Concepts: I shall focus on Nietzsche’s work in ‘The Antichrist,’ where Nietzsche’s negative attitude towards Christianity implies that the religion is stopping people from ‘truly living’ and where he argues that Christianity makes people ‘weak’ as we no longer are willed to do what is right but we merely obey forces with more power than ourselves.

Using Nietzsche and Weiss I shall compare Christianity and Buddhism and find the positives and negatives of each contrasting religion or belief.

2011 Abstracts Stage 3

Social Luck versus Social Mobility. Is it OK to be Told the World isn’t Fair?

– Objective/Territory: The ‘American dream’: What is the ‘American dream’ and is it just a product or propaganda process of the capitalist society in which we live? 

– Sources: Karl Marx, Deleuze and Guattari, Charles Taylor and Adorno. 

– Project Outline: Leaving education and entering the ‘real world’ in a time where one’s ideals and ambitions are centred on seeking wealth; why is it that we think this way? I hold the belief that to succeed, it is about whom you know not necessarily what you know. So, I want to prove that wealth is down to social luck. My territory is society and culture and I am trying to show that our basic intuition (one gets what one deserves) is a herd mentality in order for a specific class to benefit. If we think everyone has what they deserve, then we don’t think that it could be redistributed.

Through a method of hermeneutics, I endeavour to seek why it is we think the way we do and why it is we desire wealth. E480

2011 Abstracts Stage 2

Nature vs Nurture. Why do Serial Killers Kill?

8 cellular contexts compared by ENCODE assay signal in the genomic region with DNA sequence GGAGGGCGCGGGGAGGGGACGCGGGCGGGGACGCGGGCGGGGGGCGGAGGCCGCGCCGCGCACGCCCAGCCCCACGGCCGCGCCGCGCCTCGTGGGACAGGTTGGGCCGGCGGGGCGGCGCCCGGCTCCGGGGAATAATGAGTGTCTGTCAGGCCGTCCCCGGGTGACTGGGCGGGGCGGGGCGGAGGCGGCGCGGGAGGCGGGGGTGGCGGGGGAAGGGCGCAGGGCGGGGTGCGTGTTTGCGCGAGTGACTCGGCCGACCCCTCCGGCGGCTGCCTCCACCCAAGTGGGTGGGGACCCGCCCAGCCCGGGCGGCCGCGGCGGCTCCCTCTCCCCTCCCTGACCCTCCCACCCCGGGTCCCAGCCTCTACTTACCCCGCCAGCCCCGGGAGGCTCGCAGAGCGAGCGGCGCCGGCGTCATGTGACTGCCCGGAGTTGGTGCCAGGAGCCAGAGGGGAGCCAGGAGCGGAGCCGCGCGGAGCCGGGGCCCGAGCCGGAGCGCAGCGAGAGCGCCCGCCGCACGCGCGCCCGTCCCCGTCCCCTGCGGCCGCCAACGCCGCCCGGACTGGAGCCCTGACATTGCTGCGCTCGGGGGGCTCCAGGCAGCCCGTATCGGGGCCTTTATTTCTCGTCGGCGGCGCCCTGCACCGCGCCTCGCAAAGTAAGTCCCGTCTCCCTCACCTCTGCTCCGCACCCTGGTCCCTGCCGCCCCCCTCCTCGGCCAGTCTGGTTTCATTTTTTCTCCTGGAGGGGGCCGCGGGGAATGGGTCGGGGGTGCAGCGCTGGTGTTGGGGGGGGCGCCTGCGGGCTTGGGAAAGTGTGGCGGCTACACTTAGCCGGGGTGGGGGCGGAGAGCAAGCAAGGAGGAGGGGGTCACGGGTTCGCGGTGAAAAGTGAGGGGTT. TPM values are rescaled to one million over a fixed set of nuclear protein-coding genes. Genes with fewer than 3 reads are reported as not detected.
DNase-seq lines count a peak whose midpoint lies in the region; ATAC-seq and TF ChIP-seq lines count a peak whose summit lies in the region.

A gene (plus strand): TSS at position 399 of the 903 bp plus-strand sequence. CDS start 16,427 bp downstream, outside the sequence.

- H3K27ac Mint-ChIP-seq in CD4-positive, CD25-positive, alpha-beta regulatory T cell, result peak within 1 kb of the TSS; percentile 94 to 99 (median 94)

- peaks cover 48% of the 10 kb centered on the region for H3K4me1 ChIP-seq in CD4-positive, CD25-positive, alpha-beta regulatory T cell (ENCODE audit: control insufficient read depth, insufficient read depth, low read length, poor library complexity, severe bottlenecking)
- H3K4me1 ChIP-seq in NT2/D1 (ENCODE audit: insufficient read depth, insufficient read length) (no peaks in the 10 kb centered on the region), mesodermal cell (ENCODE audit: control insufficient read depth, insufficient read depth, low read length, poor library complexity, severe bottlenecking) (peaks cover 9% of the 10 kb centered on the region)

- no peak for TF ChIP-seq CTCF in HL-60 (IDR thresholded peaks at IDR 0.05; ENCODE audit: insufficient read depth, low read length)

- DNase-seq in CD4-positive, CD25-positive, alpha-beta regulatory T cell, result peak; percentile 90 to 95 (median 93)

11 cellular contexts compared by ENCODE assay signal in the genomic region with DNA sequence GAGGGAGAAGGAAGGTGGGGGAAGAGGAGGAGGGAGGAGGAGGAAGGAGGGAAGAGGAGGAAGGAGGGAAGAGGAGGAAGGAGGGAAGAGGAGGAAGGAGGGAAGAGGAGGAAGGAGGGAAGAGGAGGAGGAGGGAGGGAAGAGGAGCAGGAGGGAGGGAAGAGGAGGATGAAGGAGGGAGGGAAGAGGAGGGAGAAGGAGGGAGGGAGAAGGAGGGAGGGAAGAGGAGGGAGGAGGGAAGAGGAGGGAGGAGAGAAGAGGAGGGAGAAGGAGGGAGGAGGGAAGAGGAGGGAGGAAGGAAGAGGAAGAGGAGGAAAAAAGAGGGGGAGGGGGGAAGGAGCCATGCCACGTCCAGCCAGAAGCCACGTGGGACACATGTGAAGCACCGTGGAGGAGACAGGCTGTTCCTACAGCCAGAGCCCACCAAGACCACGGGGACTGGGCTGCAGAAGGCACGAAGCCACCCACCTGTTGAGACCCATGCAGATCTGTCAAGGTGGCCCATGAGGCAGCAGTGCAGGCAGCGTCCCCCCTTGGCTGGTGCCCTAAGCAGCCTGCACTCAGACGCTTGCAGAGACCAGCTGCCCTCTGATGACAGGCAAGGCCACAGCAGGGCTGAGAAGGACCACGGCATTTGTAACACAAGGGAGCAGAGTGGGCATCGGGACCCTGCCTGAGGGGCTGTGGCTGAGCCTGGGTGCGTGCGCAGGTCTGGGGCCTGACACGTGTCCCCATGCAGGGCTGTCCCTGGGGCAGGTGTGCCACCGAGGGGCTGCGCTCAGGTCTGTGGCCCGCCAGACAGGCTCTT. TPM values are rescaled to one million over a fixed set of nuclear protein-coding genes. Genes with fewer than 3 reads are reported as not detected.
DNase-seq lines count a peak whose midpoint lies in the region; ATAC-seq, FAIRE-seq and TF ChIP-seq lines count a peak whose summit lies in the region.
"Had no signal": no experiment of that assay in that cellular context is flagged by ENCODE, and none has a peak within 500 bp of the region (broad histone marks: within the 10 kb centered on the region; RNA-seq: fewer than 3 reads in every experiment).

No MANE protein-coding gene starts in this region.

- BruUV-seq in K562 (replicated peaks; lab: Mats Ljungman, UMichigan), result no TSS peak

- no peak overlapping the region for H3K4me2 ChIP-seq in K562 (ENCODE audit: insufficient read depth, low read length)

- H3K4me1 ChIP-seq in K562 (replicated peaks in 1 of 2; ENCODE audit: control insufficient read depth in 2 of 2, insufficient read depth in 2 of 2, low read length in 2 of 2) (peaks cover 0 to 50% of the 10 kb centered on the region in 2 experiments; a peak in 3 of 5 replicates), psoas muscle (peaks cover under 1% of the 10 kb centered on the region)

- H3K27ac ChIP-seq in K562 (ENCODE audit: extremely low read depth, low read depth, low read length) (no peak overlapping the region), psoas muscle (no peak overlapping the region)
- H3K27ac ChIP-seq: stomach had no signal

Can a serial killer ever be moral or good? What leads someone to kill repeatedly? Is it a genetic fault or the result of a neglected childhood?

In this project I have chosen to explore the illustrious philosophical debate of Nature vs Nurture in the context of serial killers. I want to better understand how the mind of a killer works and come to a strong supposition of whether of not it is something that they innately possess within their minds, a ‘killing gene’ or whether their behaviour is a result of the evils of society and an unkempt upbringing. On a philosophical front I am going to explore Free will and Determinism, Hobbes and Mill’s Direct and Indirect Obligation and Kant’s Intuitionism and Moral Conscience.

2011 Abstracts Stage 2

Prison and Punishment in Scandinavia, UK and America: Kantian Retribution versus Utilitarianism

• Kant’s theory of punishment is based on desert and not about consequences. It insists on retribution. (Kant, Groundwork)
• Utilitarianism appeals to consequences, hence reparation programmes and deterrence. Yet if a severe crime creates greater consequences then it should be carried out regardless of desert. (Mill, Utilitarianism)

• America demonstrates a penal system of harsh retributive punishment and also harsh utilitarian forms of punishment. (Death penalty, 3 strikes)
• Scandinavia utilitarian in its aims of reparation and prevention
• UK show like America a combination yet is more focussed on probation programmes than America.

Project Aims 
– To outline the differences in penal systems in Scandinavia, UK and America 
– To demonstrate the effectiveness of various forms of punishment. 
– To demonstrate how these countries’ penal systems reflect Kantian retribution and utilitarianism 
– To critically compare these approaches

2011 Abstracts Stage 2

“Madness. Death. Passion. Perfection.” A Philosophical Commentary of Black Swan and The Red Shoes